Seventy One Years Ago

In case you don’t immediately understand I will let someone who has a much better way with words than myself explain it.

And then you see her on the port quarter, what little there is to see of her above the water from an acute angle: The number 3 barbette of the USS Arizona, the watery graveyard of 1100 men and a mute testament both to perfidy and unpreparedness. Sixty-odd years after she went down, little rainbow pools of oil still bubble to the surface from within trapped spaces and voids, footless passageways embracing the mouldering bones of sailors whose names are known but to God. The old salts say that these are her tears of rage and anguish, her tears of loss and bereavement. They say that she is weeping. They say that she is weeping still.

Go read the whole thing, it’s definitely worth the time.

Barron is the owner, editor, and principal author at The Minuteman, a competitive shooter, and staff member for Boomershoot. Even in his free time he’s merging his love and knowledge of computers and technology with his love of firearms.

He has a BS in electrical engineering from Washington State University. Immediately after college he went into work on embedded software and hardware for use in critical infrastructure. This included cryptographic communications equipment as well as command and control devices that were using that communications equipment. Since then he’s worked on just about everything ranging from toys, phones, other critical infrastructure, and even desktop applications. Doing everything from hardware system design, to software architecture, to actually writing software that makes your athletic band do its thing.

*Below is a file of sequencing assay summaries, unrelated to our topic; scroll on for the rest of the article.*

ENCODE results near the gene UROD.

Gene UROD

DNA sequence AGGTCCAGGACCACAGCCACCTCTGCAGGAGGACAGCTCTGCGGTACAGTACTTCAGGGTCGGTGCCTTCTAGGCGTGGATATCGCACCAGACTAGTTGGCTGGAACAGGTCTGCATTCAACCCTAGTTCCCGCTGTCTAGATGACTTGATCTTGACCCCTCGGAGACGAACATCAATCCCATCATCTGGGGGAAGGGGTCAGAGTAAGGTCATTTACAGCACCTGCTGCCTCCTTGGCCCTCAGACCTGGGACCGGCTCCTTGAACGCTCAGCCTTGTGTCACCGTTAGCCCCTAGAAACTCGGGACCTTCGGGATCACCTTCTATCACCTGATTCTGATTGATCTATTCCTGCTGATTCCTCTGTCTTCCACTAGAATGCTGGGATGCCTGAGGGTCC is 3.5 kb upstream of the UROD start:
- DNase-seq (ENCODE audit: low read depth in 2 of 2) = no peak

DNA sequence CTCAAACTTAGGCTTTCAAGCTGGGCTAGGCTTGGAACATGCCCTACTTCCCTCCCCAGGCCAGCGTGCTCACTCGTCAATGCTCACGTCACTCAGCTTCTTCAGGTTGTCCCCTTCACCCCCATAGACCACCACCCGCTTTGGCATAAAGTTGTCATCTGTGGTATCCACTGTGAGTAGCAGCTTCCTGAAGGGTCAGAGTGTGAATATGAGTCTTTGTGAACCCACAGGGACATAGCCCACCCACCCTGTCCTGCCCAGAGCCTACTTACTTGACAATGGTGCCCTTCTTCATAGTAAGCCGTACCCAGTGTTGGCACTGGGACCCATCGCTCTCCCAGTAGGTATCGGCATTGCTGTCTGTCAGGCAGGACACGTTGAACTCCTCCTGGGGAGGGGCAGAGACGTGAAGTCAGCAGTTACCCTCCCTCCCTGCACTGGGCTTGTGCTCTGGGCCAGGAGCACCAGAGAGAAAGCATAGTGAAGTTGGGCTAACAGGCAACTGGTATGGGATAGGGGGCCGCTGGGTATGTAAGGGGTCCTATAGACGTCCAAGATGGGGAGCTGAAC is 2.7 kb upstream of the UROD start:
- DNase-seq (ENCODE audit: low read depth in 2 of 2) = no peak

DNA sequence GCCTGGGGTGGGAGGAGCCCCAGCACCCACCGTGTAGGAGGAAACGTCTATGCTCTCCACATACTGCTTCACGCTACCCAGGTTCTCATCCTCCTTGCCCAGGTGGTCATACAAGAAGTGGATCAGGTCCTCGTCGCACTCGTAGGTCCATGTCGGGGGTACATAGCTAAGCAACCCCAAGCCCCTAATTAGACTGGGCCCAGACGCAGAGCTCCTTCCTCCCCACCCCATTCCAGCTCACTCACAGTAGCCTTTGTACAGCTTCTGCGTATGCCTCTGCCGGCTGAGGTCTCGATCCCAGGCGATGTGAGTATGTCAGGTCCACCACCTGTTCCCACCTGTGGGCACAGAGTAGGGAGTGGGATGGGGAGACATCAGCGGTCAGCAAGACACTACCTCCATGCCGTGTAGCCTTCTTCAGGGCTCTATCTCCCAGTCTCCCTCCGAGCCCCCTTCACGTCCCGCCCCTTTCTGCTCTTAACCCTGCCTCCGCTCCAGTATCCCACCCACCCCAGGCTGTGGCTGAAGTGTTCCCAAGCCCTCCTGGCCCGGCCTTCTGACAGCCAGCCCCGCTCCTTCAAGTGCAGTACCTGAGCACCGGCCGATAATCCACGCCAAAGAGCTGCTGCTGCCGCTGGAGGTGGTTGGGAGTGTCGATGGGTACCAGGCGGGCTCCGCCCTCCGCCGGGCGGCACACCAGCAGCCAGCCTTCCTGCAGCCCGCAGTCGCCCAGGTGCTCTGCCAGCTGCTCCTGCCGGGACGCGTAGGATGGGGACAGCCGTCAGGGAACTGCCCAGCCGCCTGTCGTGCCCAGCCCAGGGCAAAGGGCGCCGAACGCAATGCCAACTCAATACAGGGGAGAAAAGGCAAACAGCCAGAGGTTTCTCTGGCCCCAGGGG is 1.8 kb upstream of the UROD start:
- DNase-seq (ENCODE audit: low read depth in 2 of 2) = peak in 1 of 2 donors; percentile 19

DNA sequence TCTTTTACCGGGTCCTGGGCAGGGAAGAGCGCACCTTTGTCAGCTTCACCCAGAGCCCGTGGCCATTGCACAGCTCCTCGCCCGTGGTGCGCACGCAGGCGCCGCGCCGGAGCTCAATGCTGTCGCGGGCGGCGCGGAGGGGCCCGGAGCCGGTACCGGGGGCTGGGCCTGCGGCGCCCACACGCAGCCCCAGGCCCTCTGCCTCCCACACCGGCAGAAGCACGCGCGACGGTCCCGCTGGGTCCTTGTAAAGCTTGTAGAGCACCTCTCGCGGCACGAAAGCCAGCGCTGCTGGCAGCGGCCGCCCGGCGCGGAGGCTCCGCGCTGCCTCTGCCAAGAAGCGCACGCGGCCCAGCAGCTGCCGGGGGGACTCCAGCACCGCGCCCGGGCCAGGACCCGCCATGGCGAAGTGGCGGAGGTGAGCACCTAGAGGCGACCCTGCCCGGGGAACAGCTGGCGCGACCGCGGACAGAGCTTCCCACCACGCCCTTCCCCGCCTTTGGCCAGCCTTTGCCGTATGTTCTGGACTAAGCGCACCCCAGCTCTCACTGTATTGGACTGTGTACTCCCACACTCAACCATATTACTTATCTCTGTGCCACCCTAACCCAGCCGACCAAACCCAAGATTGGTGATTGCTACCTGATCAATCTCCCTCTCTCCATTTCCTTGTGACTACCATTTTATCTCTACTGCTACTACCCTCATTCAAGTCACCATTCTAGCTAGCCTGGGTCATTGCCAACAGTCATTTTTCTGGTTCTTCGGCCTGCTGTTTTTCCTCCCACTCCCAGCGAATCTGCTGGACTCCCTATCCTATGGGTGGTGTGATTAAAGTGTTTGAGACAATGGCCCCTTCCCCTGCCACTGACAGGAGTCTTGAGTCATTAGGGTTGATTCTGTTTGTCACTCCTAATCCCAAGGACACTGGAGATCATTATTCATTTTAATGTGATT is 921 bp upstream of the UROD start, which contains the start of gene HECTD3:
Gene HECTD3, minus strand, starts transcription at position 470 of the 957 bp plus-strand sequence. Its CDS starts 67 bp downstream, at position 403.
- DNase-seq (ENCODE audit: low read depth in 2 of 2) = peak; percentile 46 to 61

About Barron

Barron is the owner, editor, and principal author at The Minuteman, a competitive shooter, and staff member for Boomershoot. Even in his free time he’s merging his love and knowledge of computers and technology with his love of firearms. He has a BS in electrical engineering from Washington State University. Immediately after college he went into work on embedded software and hardware for use in critical infrastructure. This included cryptographic communications equipment as well as command and control devices that were using that communications equipment. Since then he’s worked on just about everything ranging from toys, phones, other critical infrastructure, and even desktop applications. Doing everything from hardware system design, to software architecture, to actually writing software that makes your athletic band do its thing.
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